|Publication number||US4588390 A|
|Application number||US 06/499,824|
|Publication date||May 13, 1986|
|Filing date||Jun 1, 1983|
|Priority date||Jun 2, 1982|
|Publication number||06499824, 499824, US 4588390 A, US 4588390A, US-A-4588390, US4588390 A, US4588390A|
|Inventors||Jurgen Heitele, Rudolf Kemmler|
|Original Assignee||Rotopack Gmbh|
|Export Citation||BiBTeX, EndNote, RefMan|
|Patent Citations (6), Referenced by (16), Classifications (31), Legal Events (7)|
|External Links: USPTO, USPTO Assignment, Espacenet|
This application is a continuation-in-part of U.S. application Ser. No. 498,716 filed May 27, 1983 based on German patent applications No. G 82 15958.0 and No. P 32 46 325.1 filed June 2, 1982 and Dec. 15, 1982, respectively and entitled PRODUCTION PROCEDURE FOR THE MANUFACTURE OF BLANKS FOR PRODUCING FOLDING CARTONS AS WELL AS EQUIPMENT FOR THE ERECTING AND WELDING OF SAME naming the same inventors as this application.
This invention concerns an improved method of applying an adhesive to flat carton blanks as well as an apparatus for and a method of converting such and other flat blanks into folding and rigid carton constructions.
Paperboard and synthetic carton blanks are commonly die cut from large sheets or rolls. The sheets or rolls may be printed, embossed, coated, and die cut in a continuous process of which die cutting is the final step. Paperboard blanks are often coated with a varnish during the printing process, whereby the finished surfaces are made more durable and gloss is imparted to them. The varnishes are formulated in varying degrees of hardness and gloss to suit specific applications, and typically comprise hydrocarbon solvents in combination with such solids as nitrocellulose, acrylics, and vinyls, or combinations thereof, in concentrations of 25% to a maximum of 30%.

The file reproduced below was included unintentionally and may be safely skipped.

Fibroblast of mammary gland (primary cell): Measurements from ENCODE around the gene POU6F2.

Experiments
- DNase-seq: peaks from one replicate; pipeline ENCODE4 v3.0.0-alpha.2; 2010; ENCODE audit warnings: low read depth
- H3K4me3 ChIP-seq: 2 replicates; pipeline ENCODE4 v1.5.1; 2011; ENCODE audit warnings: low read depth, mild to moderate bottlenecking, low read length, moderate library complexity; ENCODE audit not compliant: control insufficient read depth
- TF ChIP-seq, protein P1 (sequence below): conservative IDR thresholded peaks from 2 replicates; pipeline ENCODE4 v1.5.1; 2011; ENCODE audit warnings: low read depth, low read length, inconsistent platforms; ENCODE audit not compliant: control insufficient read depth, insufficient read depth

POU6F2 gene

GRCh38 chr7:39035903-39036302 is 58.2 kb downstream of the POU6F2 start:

In such applications as milk cartons, the paperboard is coated with a relatively heavy layer of plastic ranging in thickness between 0.00075 inches (0.002 cm.) and 0.001 inches (0.0025 cm.).
In commercial practice, blanks are converted into carton constructions by machines which fold them into the prescribed form and interlock or bond certain of their overlapping portions. Bonding is accomplished with supplementary ahdesives or by heating to flow the plastic coatings present on the blanks from the time they are manufactured. An example of the latter is milk carton construction wherein ultrasonic energy, applied to the exterior side of one overlapping portion, heats to flow the plastic coating present at the sealing faces of both overlapping portions. Patents representative of this art include Pat. Nos. 3,224,915, 3,468,731, 3,905,280, 3,956,975, 4,251,303, 4,159,220, and 4,264,316. Carton blanks entirely comprised of thermoplastic materials may also be converted to cartons in this manner. Most carton constructions, however, are not intended for uses requiring heavy plastic coatings and, therefore, are commonly bonded where necessary with protein glue, synthetic liquid glue, or normally solid substances heated to flow. In some cases, the adhesive is applied during the manufacture of the blank and reactivated at the time the blank is erected. It is the more general practice, however, to apply the adhesive to the blank immediately prior to the forming process. In all cases of bonding overlapping portions of blanks by adhesive means, it is necessary to hold them together under pressure until sufficient bond has been developed to hold them in place.
Inherent in the processes and procedures described above, as implemented in accordance with the prior art, are costs in time, materials, and energy which may be mitigated by the practice of the present invention.